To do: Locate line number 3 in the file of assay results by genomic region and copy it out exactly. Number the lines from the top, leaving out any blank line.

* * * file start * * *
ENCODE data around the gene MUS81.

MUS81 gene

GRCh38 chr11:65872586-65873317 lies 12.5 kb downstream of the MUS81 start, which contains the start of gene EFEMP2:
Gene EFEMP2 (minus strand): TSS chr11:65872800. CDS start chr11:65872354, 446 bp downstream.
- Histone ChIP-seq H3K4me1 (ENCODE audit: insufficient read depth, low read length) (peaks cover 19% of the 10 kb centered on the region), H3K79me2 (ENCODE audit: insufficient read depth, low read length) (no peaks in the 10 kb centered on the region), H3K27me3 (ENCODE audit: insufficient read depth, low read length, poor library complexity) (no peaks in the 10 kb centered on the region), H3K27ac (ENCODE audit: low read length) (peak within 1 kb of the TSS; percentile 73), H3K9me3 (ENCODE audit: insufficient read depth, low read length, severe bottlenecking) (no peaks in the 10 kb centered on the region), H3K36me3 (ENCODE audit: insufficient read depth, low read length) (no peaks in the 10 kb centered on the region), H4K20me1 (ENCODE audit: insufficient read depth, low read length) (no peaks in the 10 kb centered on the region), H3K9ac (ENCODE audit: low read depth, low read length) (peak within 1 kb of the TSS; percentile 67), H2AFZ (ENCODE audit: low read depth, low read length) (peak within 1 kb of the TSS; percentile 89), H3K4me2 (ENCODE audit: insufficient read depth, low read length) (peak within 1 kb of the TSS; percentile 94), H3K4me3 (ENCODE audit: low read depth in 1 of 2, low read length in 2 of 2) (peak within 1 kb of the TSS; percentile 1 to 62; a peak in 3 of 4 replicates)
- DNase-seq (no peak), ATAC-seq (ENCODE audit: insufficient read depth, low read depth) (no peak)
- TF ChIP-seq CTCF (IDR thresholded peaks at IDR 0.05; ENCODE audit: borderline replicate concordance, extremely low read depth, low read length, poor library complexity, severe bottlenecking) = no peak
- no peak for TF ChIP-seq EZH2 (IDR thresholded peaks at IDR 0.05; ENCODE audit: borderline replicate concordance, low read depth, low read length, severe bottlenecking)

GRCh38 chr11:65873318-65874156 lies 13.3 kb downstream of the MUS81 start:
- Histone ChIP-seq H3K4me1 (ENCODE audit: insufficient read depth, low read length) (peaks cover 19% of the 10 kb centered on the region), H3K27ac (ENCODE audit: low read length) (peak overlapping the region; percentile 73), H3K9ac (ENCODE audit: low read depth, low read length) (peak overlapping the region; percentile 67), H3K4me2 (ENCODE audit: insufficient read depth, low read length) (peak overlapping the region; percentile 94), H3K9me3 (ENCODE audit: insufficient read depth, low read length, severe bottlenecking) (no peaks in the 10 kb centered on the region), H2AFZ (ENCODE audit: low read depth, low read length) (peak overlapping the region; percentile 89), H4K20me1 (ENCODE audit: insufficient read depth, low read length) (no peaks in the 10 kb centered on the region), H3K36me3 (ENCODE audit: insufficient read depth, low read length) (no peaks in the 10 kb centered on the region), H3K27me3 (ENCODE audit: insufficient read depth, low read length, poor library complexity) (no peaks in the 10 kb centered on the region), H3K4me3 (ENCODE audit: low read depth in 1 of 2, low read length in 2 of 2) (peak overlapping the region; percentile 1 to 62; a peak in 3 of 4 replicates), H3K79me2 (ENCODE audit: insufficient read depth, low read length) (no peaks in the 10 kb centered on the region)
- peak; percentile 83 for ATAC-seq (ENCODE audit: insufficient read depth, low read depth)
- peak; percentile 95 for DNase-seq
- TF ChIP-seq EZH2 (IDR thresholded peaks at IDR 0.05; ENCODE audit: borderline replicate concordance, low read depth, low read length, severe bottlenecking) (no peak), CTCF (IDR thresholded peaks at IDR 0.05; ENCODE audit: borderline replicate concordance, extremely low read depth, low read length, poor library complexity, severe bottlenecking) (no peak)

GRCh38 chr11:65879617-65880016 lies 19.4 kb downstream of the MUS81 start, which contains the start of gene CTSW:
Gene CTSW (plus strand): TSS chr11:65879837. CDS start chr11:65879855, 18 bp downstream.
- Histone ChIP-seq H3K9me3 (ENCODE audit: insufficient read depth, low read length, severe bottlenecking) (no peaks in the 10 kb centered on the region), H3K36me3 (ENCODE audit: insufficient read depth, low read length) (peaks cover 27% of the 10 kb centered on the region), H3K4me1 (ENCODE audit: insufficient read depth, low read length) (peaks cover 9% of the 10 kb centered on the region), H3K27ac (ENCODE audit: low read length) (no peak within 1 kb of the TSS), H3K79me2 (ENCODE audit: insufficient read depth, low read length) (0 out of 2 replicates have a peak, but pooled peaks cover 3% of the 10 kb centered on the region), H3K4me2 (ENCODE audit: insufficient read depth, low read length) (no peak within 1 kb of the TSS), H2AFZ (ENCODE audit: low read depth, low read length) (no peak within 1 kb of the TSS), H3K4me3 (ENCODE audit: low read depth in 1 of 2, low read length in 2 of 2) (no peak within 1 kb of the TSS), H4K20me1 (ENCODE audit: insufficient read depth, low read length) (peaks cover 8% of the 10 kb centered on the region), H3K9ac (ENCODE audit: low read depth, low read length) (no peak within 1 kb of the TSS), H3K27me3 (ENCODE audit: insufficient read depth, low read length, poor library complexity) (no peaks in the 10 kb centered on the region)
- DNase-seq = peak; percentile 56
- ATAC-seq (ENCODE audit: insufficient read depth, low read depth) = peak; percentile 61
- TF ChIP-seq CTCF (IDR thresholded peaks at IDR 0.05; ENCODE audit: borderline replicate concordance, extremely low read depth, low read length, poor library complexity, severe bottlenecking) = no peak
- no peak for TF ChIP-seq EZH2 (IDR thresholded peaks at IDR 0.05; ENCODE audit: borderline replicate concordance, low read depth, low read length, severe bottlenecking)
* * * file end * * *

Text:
GRCh38 chr11:65872586-65873317 lies 12.5 kb downstream of the MUS81 start, which contains the start of gene EFEMP2: